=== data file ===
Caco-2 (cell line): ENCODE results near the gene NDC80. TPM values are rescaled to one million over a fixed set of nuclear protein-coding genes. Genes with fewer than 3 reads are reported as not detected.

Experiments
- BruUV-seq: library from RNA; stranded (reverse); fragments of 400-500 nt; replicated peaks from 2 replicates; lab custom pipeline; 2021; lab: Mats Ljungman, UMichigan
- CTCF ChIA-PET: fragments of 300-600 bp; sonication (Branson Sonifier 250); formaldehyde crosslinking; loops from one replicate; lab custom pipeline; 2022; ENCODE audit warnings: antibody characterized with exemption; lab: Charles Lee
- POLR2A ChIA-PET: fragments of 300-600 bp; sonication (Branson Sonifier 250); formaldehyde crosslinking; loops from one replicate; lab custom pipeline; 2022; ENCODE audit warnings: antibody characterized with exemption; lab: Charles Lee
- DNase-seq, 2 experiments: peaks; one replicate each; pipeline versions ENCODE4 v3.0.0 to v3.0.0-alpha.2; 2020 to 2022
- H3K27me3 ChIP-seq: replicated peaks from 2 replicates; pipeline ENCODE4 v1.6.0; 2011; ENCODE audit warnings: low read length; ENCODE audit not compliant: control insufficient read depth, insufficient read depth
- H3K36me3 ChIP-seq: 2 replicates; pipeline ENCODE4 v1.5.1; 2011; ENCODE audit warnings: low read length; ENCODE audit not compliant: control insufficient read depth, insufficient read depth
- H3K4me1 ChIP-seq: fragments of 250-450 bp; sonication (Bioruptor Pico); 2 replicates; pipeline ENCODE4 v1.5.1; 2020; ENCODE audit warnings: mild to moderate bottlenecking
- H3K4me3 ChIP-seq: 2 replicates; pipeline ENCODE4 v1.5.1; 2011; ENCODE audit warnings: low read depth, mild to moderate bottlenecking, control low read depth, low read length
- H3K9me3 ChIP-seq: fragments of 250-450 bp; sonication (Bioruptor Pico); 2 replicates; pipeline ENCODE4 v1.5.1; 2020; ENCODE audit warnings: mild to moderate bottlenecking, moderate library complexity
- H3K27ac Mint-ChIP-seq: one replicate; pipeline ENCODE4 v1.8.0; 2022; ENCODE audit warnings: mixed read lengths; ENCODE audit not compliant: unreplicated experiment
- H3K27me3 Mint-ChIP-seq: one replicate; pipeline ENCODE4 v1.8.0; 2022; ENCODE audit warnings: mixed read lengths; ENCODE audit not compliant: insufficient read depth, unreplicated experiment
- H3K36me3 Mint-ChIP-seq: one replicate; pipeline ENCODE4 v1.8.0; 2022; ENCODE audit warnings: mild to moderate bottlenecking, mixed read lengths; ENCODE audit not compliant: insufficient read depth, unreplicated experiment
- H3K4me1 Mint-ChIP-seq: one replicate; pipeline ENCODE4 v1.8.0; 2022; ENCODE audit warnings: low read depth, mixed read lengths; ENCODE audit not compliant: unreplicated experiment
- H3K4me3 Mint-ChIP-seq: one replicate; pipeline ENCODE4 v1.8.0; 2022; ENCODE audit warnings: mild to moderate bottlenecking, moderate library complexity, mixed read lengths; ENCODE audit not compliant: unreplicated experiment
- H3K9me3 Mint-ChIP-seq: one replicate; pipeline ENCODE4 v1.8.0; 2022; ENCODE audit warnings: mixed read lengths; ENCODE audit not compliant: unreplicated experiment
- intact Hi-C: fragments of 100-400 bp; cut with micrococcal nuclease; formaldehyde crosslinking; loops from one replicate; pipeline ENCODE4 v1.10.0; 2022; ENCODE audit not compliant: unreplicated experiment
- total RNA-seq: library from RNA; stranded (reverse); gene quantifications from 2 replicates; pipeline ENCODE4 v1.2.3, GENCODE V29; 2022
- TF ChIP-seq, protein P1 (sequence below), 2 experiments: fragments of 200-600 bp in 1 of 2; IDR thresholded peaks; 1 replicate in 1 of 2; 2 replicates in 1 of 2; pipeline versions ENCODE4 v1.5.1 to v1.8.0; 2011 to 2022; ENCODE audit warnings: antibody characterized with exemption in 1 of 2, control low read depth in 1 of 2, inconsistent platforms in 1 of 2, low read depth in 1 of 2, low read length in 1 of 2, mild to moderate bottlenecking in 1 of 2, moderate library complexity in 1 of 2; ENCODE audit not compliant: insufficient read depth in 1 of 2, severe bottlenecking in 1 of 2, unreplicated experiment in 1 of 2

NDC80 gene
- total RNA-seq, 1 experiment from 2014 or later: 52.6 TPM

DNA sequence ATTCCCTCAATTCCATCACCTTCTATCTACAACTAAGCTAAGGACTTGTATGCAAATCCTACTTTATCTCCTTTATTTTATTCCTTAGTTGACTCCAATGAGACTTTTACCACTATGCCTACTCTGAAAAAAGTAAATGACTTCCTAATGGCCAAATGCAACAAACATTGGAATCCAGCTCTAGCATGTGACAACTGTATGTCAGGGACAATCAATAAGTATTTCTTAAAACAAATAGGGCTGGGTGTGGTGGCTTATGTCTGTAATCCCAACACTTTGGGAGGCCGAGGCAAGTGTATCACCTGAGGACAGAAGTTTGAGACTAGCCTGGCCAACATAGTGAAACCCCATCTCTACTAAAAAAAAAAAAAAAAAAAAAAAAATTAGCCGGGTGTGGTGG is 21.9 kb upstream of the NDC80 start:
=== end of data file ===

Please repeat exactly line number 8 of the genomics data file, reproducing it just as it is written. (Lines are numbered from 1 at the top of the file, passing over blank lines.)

- H3K36me3 ChIP-seq: 2 replicates; pipeline ENCODE4 v1.5.1; 2011; ENCODE audit warnings: low read length; ENCODE audit not compliant: control insufficient read depth, insufficient read depth